I think I’m off on a random tangent here, but just not sure what it even means to date down? Or how that would look/feel.

        1. Jeremy

          You’re probably better off not knowing.   The women who see dating less successful men as “dating down” have their own set of problems and blind-spots.   It has to do with their expectations of who will adopt what role.   How concerned are you with roles?   😉

        2. Emily, the original


          I think I’m off on a random tangent here, but just not sure what it even means to date down?

          Hate to say this but you’re inadvertently opened up a can of worms … because now we are going to get a bunch of comments about dating lower than one’s perceived   SMV, “dating down” to experience less rejection, “dating down” for easy sex ….

      2. 9.2.2

        Jeremy, you raise some interesting questions and I certainly had to think about it.   Years ago, I don’t think I would have appreciated dating someone who made less than me yet wanted to have more of domestic role (and by less, I mean like a lot less, someone who makes 50k less than me isn’t a lot to me).   I haven’t even met a lot of men who talk about spending more time at home with kids to really test this.   In my social circle, where the men are very frank, they have little to no interest in that.   I only have thought about this lately, because at this point I do out-earn a lot of men, especially the ones that aren’t laser focused on their careers.   At this point in my life, I would appreciate someone who earned less, but would play a more supportive role.   When I see co-workers and friends with husbands who earn a lot less, but still want a job outside of the home and the sacrifices that are made for child care or location by the women it’s tough.   I don’t see these same choices being made when the men out-earn.   My female colleagues who have high earning partners, usually take more time off for work for domestic tasks, leave early if the kids are sick, pass up on work travel etc.   I recently met a coworker’s boyfriend who was really cute, but certainly lower earning and less ambitious than her.   He moved across country for her job (like the girlfriends of many of my male colleagues).   I really enjoyed his personality and thought he was attractive and he fit in well with her not easy going personality.   Years ago I would have just saw him as not attractive because he lacked ambition.   Now I see him differently, but then again he still has a solid job, but just less so than my female co worker and he’s more willing to put her career first.

        1. Jeremy

          Thanks for your thoughtful reply here, K.   I often wonder how much of this issue is a chicken-egg dilemma.   On the one hand, your experience is that men are reluctant to assume a domestic/supportive role, even if they under-earn.   But on the other hand, you acknowledge that at least younger women (childbearing age, most likely) are not likely to be interested/appreciative of men who earn less, even if they would adopt a supportive role.   Given that men’s motivations for just about everything (especially at a young age) revolve around sex, how much does the knowledge that adopting a supportive role (rather than an alpha one) will result in sexlessness leads men to not want to adopt that role?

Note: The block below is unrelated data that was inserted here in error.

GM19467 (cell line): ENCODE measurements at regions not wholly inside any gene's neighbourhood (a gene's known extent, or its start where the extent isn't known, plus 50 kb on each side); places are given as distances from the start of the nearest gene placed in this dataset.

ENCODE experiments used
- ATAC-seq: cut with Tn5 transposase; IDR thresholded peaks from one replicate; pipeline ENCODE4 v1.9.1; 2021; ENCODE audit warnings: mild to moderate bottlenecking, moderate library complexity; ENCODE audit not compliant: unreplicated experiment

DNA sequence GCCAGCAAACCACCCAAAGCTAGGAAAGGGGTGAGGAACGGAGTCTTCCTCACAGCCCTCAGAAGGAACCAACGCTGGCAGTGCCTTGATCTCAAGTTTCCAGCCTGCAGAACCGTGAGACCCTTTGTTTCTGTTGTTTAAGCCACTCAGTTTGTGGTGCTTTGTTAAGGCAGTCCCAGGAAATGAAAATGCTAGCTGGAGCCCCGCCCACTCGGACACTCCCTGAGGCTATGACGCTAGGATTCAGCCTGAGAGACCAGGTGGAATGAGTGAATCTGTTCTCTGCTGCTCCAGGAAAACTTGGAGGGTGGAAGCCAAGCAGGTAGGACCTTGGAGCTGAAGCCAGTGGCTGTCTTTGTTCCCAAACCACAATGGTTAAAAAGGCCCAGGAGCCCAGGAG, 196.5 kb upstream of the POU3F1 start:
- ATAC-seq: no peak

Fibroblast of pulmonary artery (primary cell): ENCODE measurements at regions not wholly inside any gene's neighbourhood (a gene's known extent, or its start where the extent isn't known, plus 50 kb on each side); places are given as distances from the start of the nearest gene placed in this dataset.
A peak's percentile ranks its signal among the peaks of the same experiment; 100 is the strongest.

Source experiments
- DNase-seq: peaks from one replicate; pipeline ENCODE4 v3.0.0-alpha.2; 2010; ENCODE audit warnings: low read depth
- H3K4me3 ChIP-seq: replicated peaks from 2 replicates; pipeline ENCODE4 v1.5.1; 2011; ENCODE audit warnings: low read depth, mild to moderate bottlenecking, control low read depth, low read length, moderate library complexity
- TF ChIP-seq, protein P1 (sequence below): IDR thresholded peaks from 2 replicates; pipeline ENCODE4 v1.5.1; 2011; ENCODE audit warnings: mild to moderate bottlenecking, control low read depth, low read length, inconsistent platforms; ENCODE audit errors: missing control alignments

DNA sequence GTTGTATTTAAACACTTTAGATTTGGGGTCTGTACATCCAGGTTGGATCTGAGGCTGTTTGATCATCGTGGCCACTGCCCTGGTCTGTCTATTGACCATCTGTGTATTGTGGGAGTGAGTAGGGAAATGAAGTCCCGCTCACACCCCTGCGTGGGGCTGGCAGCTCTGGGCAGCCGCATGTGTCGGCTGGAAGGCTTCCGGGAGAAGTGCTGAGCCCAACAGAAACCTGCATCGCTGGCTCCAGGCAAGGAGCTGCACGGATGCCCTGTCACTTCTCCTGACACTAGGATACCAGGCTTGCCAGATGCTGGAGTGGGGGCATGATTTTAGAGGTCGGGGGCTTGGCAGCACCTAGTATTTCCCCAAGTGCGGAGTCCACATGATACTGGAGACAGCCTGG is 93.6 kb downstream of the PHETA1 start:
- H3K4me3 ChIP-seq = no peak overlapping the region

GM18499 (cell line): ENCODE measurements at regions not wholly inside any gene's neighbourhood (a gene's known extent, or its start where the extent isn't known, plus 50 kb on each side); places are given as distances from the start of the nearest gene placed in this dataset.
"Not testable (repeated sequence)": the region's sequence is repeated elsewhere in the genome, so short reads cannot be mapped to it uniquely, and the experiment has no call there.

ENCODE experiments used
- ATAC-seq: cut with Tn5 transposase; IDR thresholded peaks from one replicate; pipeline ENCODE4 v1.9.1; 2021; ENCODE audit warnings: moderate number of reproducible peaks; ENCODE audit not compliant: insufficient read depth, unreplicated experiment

Pew studies show that young mothers often prefer to work part-time or not at all, while young fathers prefer to work full-time.   But is that because that’s their preference, or because they know the “divorce clock” starts ticking for them as soon as they lose their job?   Whereas it does not for women.   I only present this for your consideration to counter the common narrative that I read above – that men need to earn more because it’s women who end up doing the domestic chores.   Why do you suppose that is?   Who wants what, in exchange for what?

        2. Mrs Happy

          Why men don’t stay home and care for young children is complex, and definitely not only concentrated at the level of the individual and his opportunities for sex.

          There are still women alive in 1st world countries who weren’t given the past-age-14 educational opportunities men were, because it was assumed they would “just stay home” once married.   I have colleagues who say if they couldn’t afford private school fees for every child, they would private school only their boys, because they see women once kids arrive not continuing in careers, whereas the boys will (it is assumed) have to keep working throughout their life.   So in all sorts of ways boys are set up from birth to be the ones who earn money.     It is well known in my country that private boys’ schools can charge higher fees than private girls’ schools – parents will pay more to educate a boy.

          Add to that the reality of breastfeeding keeping a woman physically geographically tied to each baby for 1-2 years, and the historical reality of lack of contraception, and married women until recently were often either breastfeeding, pregnant, or about to become pregnant, from age 20 until 40-45.   Why on earth would parents or society pay to highly educate and professionally train such a group?